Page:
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Selling Fear and Amusement: News as Entertainment

The news media have contributed to our deteriorating—but entertaining—political situation. Mr. Trump is President partly because he is entertaining. My research on TV news shows that the promotion of the politics of fear is a byproduct of entertaining and sensationalized reports to build audience ratings. Contemporary news practices have increasingly been wedded to new information technologies that provide visuals and images, particularly portable cameras and smart phones. The entertainment format of much of U.S. TV news promotes the use of video or other visuals that are dramatic, conflictual, and emotional. Screen images dominate broadcast news as well social media. Investigations of news coverage of numerous local, national, and international news reports reveal how our current “news code” operates. Basically, TV tells time with visuals. Although the intent may be to use visuals to tell a story about something, the logic in use amounts to telling a story about the visual at hand. Events that are more likely to satisfy these format criteria are more likely to be broadcast.

Our work over the last 4 decades also demonstrates that politicians and others who provide visual events and dramatic performances are more likely to receive news coverage. We have documented the profound effects this format-driven media coverage has had on social institutions ranging from sports, news, politics, education, and religion.

Contemporary news practices continue this trend. Indeed, even the prestigious evening network newscasts have adopted this approach, especially as social media have provided seemingly ubiquitous videos of a wide array of events, many of which are posted on Facebook, YouTube, Instagram, etc. As newscasts seek higher ratings, it should not be surprising that they have adjusted their selection of news items to include visually interesting bits that have already been viewed—or gone viral—on the internet and social media.

This has important consequences for the allocation of precious news time that influences what audiences learn is significant in domestic and international affairs. For example, on December 11, 2018, ratings leader NBC Nightly News—now in its 46th year of broadcasting—chose to allocate more than 40% (8+ minutes) of its news ‘hole’ of 21 minutes to items that were largely driven by available video. Six of the fifteen news items received coverage because of visual material. I briefly summarize these:

1. The 2nd report lasted 3 minutes: This was video of a meeting between President Trump and Democratic Party leaders Nancy Pelosi and Chuck Schumer in front of cameras, with the President threatening to shut down the government if he did not get funding of $5 billion for a border wall. This was a performance for the cameras, and could have been more briefly summarized. (This was also carried by ABC and CBS).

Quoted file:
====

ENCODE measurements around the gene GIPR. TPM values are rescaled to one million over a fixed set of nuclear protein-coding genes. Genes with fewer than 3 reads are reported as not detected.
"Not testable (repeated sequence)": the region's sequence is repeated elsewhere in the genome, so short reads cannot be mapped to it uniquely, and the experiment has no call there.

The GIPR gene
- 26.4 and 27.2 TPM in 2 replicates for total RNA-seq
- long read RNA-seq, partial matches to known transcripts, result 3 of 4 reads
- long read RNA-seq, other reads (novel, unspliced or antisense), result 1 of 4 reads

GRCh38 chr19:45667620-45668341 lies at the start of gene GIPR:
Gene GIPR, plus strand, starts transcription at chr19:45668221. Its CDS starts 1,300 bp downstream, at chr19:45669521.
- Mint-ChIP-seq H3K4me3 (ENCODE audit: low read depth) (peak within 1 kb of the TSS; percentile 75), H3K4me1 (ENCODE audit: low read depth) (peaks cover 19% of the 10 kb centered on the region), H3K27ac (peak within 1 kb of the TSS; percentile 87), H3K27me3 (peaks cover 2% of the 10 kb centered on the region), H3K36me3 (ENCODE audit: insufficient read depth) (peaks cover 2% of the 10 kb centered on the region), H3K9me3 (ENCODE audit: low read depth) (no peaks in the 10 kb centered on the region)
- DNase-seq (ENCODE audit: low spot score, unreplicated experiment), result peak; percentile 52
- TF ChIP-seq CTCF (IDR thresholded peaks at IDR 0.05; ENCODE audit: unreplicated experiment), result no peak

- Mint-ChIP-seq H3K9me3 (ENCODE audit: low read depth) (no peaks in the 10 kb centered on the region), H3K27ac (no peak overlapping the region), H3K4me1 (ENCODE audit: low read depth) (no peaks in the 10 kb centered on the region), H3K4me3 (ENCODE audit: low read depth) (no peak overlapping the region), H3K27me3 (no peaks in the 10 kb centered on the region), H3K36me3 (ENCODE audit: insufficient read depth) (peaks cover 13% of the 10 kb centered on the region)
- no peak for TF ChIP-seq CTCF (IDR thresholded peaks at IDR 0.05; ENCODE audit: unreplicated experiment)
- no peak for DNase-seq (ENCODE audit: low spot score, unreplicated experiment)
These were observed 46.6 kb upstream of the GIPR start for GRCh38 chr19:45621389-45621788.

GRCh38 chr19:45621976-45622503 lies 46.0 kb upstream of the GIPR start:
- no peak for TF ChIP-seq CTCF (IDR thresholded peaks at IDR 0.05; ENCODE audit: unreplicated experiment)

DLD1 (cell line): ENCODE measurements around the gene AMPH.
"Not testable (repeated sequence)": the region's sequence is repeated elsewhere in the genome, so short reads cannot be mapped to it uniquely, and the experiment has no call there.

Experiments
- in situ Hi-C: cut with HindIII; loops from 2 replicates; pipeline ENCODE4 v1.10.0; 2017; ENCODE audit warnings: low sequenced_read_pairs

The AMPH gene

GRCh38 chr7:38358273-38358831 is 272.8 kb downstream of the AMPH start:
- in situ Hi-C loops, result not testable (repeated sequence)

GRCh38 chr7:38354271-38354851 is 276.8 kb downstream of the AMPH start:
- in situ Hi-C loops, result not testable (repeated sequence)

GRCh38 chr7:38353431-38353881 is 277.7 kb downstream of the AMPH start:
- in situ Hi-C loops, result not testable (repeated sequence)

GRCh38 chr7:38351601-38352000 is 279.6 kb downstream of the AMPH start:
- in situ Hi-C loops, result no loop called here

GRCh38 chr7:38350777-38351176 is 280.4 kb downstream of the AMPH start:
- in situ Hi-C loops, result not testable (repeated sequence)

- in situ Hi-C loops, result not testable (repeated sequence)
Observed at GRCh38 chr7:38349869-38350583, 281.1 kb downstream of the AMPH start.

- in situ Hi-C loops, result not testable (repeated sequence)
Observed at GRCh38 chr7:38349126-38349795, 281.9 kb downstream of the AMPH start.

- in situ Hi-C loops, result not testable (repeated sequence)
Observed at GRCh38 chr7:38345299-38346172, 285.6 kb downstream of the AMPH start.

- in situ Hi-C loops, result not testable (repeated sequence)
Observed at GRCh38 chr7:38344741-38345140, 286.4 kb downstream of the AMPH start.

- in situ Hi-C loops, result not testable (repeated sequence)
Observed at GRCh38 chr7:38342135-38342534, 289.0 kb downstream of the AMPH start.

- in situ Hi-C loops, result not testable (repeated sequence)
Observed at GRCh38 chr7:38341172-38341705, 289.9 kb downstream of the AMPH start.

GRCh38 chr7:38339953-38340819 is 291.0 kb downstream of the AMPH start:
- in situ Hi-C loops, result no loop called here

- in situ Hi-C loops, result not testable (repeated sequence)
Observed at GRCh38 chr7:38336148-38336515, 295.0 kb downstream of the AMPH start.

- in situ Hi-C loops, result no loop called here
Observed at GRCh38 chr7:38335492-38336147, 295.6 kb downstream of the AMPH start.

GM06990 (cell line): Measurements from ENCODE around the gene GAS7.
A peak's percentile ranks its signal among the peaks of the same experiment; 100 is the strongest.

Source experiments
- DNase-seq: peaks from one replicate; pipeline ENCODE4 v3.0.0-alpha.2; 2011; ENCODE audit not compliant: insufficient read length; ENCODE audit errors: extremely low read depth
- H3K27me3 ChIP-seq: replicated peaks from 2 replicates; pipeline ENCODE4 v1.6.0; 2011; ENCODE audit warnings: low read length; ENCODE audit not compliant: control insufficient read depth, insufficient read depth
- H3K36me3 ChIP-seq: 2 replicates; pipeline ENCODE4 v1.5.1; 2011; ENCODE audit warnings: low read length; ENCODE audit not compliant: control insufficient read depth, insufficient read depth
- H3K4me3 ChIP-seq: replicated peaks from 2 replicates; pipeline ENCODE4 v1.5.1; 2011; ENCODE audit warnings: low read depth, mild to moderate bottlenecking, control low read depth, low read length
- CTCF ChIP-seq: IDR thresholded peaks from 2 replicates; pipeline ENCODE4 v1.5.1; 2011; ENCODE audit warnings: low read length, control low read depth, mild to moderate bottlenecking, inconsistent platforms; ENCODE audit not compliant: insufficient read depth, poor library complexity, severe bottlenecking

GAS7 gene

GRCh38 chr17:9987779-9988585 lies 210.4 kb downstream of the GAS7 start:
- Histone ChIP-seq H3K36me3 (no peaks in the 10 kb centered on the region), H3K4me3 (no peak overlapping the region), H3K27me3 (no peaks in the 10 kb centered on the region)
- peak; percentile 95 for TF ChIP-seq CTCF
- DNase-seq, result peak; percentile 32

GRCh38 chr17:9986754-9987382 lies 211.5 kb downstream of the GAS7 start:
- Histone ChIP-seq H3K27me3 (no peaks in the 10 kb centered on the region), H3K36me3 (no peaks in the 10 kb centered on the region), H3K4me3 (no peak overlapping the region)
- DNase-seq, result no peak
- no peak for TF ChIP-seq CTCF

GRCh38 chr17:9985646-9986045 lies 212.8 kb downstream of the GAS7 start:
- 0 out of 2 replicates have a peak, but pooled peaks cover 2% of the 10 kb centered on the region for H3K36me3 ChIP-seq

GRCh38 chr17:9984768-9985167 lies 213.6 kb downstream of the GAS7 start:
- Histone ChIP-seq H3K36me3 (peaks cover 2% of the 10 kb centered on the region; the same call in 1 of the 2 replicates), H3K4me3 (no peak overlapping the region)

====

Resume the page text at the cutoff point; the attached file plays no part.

2. The 7th report lasted 1:25: This consisted of smart camera video of NY Police forcibly taking an infant from his mother’s arms. This had been shown on a previous newscast as well. The charges against the woman were dropped. An official said that this was not a good police incident. (CBS devoted :20 and ABC :10).

3. The 12th report lasted 1:25: This consisted of a voice over video of a man helping a woman who was having a seizure on an airline flight. The good Samaritan was also interviewed. Two doctors on the flight said that there was no reason to abort the flight rather than continue to its destination where help would be available. There are hundreds of in-flight medical emergencies, and most—like this one—are benign and not broadcast because video is not available. (CBS report lasted 1:30).

4. The 13th item lasted :15 seconds: A video of a youth riding on the back of a bus was described as risky and not a good idea. There was no news story whatsoever.

5. The 14th report lasted 1:25: This consisted of smart camera video of NY police urging and assisting people to jump from a burning building. The grainy video was dramatic.

6. The 15th report lasted 1:15: As part of the Inspiring America segment, a partially paralyzed man, aided by an exoskeleton, walked across a stage to receive his diploma at Florida International University. It is a feel-good story that would not have been shown without the video. (ABC summarized the walk in :10).

Nearly eight and a half minutes of questionable news-worthy reports took precedence over other national and international items. It is ironic that at a time when zealots pummel journalism as fake news that NBC, like other networks, promote audience entertainment rather than information for citizens.

 

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David L. Altheide is Regents’ Professor Emeritus at Arizona State University. His most recent book is Terrorism and the Politics of Fear.

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